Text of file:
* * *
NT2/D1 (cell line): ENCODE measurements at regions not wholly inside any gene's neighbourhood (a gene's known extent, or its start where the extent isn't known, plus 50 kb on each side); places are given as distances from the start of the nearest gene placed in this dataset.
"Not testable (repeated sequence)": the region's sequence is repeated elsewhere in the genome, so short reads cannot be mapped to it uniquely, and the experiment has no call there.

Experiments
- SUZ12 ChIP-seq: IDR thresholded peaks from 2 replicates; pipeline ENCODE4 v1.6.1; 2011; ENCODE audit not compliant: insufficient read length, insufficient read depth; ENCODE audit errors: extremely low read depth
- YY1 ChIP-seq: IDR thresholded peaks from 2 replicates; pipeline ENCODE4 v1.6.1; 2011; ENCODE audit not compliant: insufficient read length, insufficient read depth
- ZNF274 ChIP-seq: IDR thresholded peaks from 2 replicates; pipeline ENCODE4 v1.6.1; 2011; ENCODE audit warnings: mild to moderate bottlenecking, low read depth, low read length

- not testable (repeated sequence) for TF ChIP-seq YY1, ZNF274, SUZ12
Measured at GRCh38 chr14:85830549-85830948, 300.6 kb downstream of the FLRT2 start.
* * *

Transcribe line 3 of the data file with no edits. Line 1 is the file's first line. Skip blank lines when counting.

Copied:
Experiments